As I prepared for conversion and the upcoming wedding, (as new converts, we would need to get married according to Jewish law) I experienced mixed emotions. I mourned for the relationship between me and my parents and how that would suffer even more. My parents were the ones who had given me life, raised and nurtured me, and now for this, my most important milestone, I could not joyfully share with them. I could not even find the words to tell them that I was converting. I knew the pain was great for them and did not wish to inflict any more than I already had.
On the other hand, I knew that conversion was right for me. Without it, I knew I would never be fulfilled in the way I desired. As painful or as different as it might have seemed for family or friends, it was still right for me and I had confidence that I was choosing the right path. So it was with that confidence that I continued my chosen path towards conversion.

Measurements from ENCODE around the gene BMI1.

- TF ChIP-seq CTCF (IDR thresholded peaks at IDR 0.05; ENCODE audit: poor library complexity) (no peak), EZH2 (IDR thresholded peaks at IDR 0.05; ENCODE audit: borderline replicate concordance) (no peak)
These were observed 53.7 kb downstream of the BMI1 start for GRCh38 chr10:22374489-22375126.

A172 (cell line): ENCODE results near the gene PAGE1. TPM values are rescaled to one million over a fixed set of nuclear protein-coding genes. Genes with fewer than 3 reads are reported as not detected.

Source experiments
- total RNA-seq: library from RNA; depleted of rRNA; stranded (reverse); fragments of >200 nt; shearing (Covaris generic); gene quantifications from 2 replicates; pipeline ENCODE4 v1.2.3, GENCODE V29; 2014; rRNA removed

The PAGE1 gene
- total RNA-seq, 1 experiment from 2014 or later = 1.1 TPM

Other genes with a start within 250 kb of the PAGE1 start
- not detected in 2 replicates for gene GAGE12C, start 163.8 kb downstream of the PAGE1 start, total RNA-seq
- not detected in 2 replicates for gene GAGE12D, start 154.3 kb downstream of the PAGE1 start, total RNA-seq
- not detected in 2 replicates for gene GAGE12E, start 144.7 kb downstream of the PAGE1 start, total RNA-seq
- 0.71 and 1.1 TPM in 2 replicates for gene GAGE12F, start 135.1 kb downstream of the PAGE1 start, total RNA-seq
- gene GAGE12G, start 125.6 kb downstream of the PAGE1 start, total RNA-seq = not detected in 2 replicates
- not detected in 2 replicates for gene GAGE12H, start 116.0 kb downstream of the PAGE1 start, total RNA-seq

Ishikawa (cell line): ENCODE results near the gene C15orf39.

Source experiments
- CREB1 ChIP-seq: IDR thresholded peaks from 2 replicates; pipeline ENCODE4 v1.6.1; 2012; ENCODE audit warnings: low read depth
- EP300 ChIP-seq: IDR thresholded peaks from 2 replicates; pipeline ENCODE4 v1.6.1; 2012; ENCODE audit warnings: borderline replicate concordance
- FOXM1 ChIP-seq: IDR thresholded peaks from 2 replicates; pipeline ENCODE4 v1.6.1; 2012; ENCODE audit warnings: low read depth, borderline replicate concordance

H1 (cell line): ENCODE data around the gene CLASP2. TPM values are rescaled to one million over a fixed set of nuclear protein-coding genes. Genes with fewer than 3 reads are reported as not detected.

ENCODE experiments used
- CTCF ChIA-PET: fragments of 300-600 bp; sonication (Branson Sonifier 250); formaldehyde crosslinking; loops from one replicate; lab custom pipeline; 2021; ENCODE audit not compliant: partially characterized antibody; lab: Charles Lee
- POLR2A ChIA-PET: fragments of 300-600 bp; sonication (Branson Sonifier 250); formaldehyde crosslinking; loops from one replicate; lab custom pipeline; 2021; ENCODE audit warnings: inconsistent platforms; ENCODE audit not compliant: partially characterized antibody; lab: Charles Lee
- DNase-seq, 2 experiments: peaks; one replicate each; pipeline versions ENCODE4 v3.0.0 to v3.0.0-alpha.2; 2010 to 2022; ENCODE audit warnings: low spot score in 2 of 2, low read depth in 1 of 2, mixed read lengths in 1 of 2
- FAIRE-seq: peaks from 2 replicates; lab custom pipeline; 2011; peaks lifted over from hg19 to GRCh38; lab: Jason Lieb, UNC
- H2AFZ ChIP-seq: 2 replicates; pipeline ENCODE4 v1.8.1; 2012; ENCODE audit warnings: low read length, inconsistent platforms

As I walked down the aisle in shul to remarry my husband, accompanied on one side by Rebbetzen Lori Palatnik and the other by Rebbetzen Chaya Meyer, I felt a tremendous sense of gratitude and joy. I admired both Lori and Chaya so much and felt incredibly honored that they would walk me towards my new chatan, groom.
I began to cry, but this time they were tears of intense, indescribable joy.